Group Discussion of the Legend of the Grail—with Stephanie Brauer

Have you ever shied away from asking the question that must be asked? Or from inquiring into a wound stifling the path toward transformation? Have you considered the quest you are called to, with its many twists, turns, and tangents? And what could be the essence of the boon that awaits you on this journey? A spiritual vessel, an alchemical stone, a life-sustaining elixir? Or something else entirely?

We will discuss these questions and more as we lightly trod along with Perceval, or Parzifal, on his adventures and missteps in his legendary quest for the Grail, as framed by the research of C.G. Jung’s wife, Emma Jung; their colleague, Marie-Louis von Franz; Dr. Martin Shaw, mythologist; and others.

Projection and Re-Collection in Jungian Psychology: Reflections of the Soul by Marie-Louise von Franz

In our first legacy book written by a woman, one of Jung’s inner circle, we explore what it means to project and then to withdraw one’s projections, individually and collectively. Indeed, projection is rampant in American culture. How is that affecting our psyche?

Now that we have an understanding of how projection operates in life, in ourselves, in others, we will proceed through the next two chapters more rapidly. Von Franz takes up the issue of projection of spirit into matter from the perspectives of religion (chapter 2) and science (chapter 3). She gives us historical examples of the workings of projection, particularly in ancient Greece and early Gnosticism. Then, she describes how the god- image continues to be projected in modern physics.

The Legacy Series Reading Group meets once a month. Drop-ins are welcome.

William James Part II—with Eileen Murphy, MD

Tonight, we continue with William James. Our focus is on Truth. Since the time of Aristotle, Truth has worn many outfits—the Truth of Mystics, the Truth of the Inquisition and of Witch-hunters. There are philosophical truths of Correspondence and of Coherence. With William James, comes the Pragmatic Truth. James also advances another Truth—a spiritual one. He chooses to believe in a Creator God who is kindly disposed towards us human beings. Pragmatism was challenged by philosophers Nietzsche and Foucault who say that Truth is dressed in Power. The trendy styles these days are “truthiness” and “post-truth.” Where might various ideas of Truth lead us? Jung speaks differently of Truth—is it mystical?

Psychogeography: from Landscape to Mindscape—with Gregory Brun

Like psychotherapy, psychogeography inhabits the uncertain border between science and art. It is the exploration of landscape and nature as a mapping of the psyche, in which inner terrain becomes outer terrain and vice versa, and in which the structures of society are experienced by the act of walking the land.

From the wandering of Theseus in the Labyrinth to Guy Debord’s drifting in the streets of Paris and our modern condition, we’ll gather for a discussion about the Real, maps, emotions, soul and subversion.

The Earth has a Soul: Jung on Nature, Technology, Modern Life

The Earth Has a Soul: Jung on Nature, Technology, and Modern Life, gathers writings of Jung, edited by Meredith Sabini. Our discussions are focused by the acute awareness of our deepening planetary crisis, while consulting Jung for such insights as “Nature, psyche, and life appear to me like divinity unfolded—what more could I ask for?” This is a monthly discussion group. Drop-ins are welcome.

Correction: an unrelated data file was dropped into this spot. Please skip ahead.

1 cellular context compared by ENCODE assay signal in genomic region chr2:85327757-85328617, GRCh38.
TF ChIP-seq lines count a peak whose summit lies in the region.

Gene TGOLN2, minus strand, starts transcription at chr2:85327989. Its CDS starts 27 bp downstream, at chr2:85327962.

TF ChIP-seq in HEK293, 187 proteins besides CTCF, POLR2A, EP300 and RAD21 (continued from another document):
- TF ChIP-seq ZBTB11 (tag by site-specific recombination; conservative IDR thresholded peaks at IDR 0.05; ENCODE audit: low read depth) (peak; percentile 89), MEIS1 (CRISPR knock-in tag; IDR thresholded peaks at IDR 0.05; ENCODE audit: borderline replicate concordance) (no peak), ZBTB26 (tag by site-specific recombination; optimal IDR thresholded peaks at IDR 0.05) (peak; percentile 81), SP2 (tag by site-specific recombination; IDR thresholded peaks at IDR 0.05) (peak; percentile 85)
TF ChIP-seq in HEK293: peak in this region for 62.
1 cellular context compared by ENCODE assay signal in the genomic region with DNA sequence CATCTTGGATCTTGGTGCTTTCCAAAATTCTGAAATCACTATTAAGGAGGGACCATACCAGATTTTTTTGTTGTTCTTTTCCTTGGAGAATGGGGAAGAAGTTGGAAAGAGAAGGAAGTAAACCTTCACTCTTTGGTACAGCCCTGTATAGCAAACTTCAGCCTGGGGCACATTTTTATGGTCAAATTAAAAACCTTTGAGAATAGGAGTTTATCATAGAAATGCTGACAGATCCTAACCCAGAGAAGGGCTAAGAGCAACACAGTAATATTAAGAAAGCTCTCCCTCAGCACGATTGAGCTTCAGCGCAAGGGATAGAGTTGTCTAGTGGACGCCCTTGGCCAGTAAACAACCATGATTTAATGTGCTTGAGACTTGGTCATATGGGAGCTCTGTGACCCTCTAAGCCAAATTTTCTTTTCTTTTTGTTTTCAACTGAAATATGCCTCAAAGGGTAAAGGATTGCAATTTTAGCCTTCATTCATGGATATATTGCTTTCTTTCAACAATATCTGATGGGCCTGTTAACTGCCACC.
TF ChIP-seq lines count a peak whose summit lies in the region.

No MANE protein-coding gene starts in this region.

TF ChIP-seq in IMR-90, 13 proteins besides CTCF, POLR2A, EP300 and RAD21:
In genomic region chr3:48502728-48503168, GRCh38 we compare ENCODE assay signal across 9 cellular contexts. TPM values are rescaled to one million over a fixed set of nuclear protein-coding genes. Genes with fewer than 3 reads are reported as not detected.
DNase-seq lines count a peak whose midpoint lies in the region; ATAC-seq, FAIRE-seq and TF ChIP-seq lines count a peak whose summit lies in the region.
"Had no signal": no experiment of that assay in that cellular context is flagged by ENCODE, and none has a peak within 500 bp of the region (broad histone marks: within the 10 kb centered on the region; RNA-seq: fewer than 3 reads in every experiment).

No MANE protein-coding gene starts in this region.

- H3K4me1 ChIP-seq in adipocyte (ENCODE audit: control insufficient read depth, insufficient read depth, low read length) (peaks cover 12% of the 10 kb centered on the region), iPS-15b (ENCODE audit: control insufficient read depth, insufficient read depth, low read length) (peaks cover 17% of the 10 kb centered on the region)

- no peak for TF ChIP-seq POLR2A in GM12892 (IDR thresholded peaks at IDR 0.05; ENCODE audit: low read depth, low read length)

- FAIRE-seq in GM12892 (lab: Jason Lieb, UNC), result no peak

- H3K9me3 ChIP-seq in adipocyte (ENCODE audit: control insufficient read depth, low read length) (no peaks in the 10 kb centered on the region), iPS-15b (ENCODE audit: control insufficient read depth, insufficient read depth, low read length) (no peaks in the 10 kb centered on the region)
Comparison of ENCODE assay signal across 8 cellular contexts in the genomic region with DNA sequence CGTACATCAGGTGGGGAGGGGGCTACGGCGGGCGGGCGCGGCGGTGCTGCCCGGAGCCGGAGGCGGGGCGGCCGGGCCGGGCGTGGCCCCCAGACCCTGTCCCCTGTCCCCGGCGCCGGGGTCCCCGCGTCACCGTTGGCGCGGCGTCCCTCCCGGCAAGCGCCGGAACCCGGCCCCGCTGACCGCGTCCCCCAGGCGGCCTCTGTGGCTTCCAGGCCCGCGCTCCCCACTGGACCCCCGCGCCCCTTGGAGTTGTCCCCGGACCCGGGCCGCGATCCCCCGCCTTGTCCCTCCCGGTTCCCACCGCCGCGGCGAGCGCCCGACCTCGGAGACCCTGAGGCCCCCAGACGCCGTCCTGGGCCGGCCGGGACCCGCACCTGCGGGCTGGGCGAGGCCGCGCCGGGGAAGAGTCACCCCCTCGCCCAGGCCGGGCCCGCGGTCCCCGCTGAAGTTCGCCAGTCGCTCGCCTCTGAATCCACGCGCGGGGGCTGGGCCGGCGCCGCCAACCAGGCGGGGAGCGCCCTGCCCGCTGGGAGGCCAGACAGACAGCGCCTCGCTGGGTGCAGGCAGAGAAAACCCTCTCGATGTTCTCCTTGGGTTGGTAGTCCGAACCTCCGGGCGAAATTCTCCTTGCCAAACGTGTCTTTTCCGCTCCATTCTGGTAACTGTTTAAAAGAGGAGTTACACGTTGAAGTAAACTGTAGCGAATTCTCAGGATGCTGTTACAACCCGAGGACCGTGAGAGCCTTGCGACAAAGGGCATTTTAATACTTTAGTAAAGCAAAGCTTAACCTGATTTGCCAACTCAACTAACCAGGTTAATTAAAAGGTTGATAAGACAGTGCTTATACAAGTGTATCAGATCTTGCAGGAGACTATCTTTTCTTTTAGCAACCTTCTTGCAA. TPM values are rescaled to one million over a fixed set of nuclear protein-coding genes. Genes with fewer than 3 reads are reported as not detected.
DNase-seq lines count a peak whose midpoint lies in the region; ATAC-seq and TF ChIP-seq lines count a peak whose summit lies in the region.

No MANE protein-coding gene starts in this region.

William James, Into the Light and Dark—with Eileen Murphy, MD

As professor of psychology at Harvard, William James became the most famous American psychologist and philosopher of his time and is still considered to be among the most insightful and stimulating of American philosophers, as well as one of the three great pragmatists (with Charles Sanders Peirce and John Dewey). His focus was psychological rather than theological, and his work influenced Jung’s theories of the psychology of religion, the collective unconscious, and the self. In his classic work, The Varieties of Religious Experience, James defines religion as the feelings, acts, and experiences of individuals in their solitude, as they apprehend themselves in relationship to the divine. He distinguishes between “healthy-minded souls” and “sick souls” as two extreme types of religious consciousness, the former characterized by optimistic joy and the latter by morbid pessimism. We have much to discuss on religion here, with James and Jung

Hermes, the Bees, and the Tao—with Dennis Merritt

I posit the fifth century BCE Homeric Hymn to Hermes, the myth of day-old Hermes stealing Apollo’s cattle, as a significant mythological base for Jungian ecopsychology. The Greeks joined the opposing forces of Hermes, associated with nature, animals and the somatic unconscious, with his brother Apollo, god of purity, far-sightedness and knowledge of the structure of the universe. Hermes essential nature is displayed in his wand, a figure 8 with a gap at the top. Hermes is what happens in the gap as opposites of any nature interact, including between the opposites of stability and chaos, the domain of chaos theory with Hermes as its mythic base. Hermes’ bee oracle and his association with transitional spaces can be associated to the Taoist link between the “dark enigma” originating source and the yin-yang symbol as the first to emerge towards the “ten thousand things” of existence in space-time. 

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